Sonny had first unveiled the new contraption at a Christmas night dance with [his vocal quartet,] the Rhythm Four; no one in Birmingham had seen or heard anything like it. As bandmate Frank Adams recalled, Sonny was always drawn to new technologies: transistor radios (with which he picked up the most modern sounds from New York), wire recorders (which he set up on the Masonic Temple stage when an act like Ellington’s came to town), and now this strange instrumental device which he made a centerpiece of all his musical endeavors. Introduced by the Hammond Organ Company in 1939, the Solovox was a small amplified keyboard that could be attached to any piano to create moody electronic vibes. Sonny adopted it immediately and the end of 1940 was already producing with it electric sounds that would not enter the mainstream—of jazz, gospel, or any other genre—for another couple of decades. Fittingly, the eerie, unearthly hum of the thing anticipated also the sci-fi soundtracks of countless late-night, flying-saucer movies, another trend well into the future.  

            The Solovox became a core of Sonny’s act. “Tonight, 9 till 1, Sunset Casino will be jumping,” the Atlanta Daily World predicted in the summer of 1941, “as Sonny Blount and his famous swing band from Birmingham, Alabama, ‘sells jive’ for Atlanta gay nightlifers and jitterbugs de luxe.

“The famous Hammond organ will be worked overtime as Sonny, widely heralded for his lofty rank as an artist on the ‘solo-vax,’ [sic] will be a singular treat for the guests.”

A few months later, Sonny played the opening of Club Congo, a new venue on the Bessemer Highway, and for the next year his “Solo Vox Band” led the floor show each Saturday and Sunday night. Club Congo offered entertainments more adventurous than dances with the Masons or Elks: here, Sonny’s band was central feature in a twice-weekly “Variety Show of Live Wire Entertainment,” events whose casts also included “Ace Comedian” Jazzbo Williams, an “Exotic Shake Dancer” named Madame Sonja, and Chick, the “Prince of the Rug Cutters.” The shows mimicked the glamorous, sometimes wild revues of venues like Chicago’s Club DeLisa; they also offered Sonny a broader, freer canvas on which to develop his act. At the Congo, musicians provided more than backdrop to elite dances: they presented a full-blown spectacle, full of costumes and humor, synthesized Solovox vibes, and wide-open swing. In the pages of the Weekly Review, J. B. Sims—former Bama State Collegian and, now, Birmingham’s most irrepressible social columnist—repeatedly extoled Sonny and his Solo-Vox as the hottest act in town.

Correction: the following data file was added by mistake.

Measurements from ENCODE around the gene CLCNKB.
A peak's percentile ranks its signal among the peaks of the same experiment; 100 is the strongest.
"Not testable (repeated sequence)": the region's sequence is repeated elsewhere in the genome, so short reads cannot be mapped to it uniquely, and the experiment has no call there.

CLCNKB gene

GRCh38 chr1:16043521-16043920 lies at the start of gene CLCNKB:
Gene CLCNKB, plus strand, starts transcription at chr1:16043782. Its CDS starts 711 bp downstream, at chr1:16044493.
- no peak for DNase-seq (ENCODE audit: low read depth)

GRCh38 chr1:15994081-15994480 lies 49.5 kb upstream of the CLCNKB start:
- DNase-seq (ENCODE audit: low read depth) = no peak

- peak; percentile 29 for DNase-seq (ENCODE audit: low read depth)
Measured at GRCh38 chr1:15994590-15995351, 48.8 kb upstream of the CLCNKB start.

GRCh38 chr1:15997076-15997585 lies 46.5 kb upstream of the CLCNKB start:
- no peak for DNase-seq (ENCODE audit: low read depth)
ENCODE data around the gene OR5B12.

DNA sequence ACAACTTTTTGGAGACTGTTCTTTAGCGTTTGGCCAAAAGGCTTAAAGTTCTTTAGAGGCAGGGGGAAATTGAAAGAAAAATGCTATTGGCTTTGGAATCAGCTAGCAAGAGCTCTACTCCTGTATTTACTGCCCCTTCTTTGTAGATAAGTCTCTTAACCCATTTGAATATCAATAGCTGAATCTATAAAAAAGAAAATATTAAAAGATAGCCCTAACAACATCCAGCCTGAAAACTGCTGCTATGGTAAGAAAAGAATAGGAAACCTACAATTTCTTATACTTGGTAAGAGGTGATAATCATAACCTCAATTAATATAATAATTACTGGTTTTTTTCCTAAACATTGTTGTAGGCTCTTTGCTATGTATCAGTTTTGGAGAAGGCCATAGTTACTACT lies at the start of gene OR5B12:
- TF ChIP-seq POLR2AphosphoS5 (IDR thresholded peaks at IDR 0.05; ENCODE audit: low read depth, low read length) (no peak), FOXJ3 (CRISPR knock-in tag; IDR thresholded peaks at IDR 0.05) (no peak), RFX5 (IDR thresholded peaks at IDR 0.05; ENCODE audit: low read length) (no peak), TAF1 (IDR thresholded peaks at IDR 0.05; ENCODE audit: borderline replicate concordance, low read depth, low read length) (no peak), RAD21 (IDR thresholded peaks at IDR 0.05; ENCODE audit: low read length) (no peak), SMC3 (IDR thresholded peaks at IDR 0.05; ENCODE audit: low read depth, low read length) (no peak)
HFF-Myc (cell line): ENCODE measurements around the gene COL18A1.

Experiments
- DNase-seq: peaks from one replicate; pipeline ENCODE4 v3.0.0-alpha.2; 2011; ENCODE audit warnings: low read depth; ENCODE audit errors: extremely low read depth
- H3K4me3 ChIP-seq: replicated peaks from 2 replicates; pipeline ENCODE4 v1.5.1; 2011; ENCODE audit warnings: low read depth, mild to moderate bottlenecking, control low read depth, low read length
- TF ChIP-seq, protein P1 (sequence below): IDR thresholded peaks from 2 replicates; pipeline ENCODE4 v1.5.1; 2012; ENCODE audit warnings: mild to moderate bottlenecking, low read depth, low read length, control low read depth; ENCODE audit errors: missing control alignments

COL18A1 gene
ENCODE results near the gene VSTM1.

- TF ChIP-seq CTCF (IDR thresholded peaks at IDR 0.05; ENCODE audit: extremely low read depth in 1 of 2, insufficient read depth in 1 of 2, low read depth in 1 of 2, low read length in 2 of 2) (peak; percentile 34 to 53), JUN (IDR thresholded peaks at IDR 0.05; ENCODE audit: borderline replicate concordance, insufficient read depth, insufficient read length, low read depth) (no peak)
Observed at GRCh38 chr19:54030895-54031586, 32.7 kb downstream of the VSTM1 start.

For Sonny, nights at the Congo foreshadowed musical adventures to come. But all the while, and for all his band’s acclaim, Sonny’s sense of otherness and isolation only continued to grow. He may have won fans and attracted a core of musician-followers, but there was no one to whom he felt truly close. “Sonny was just one of those guys,” said [drummer] Wilson Driver, “who had a way about him—kept his own counsel.” Part of his difference was physical: he suffered from a testicular hernia which brought him tremendous periods of pain, left him uninterested in sex, and underscored for him a private sense of deformity. Increasingly, he found it difficult, even impossible, to relate to humanity—and as humanity edged toward another World War, sweeping him up in its storm, he suffered a trauma that would only alienate him further.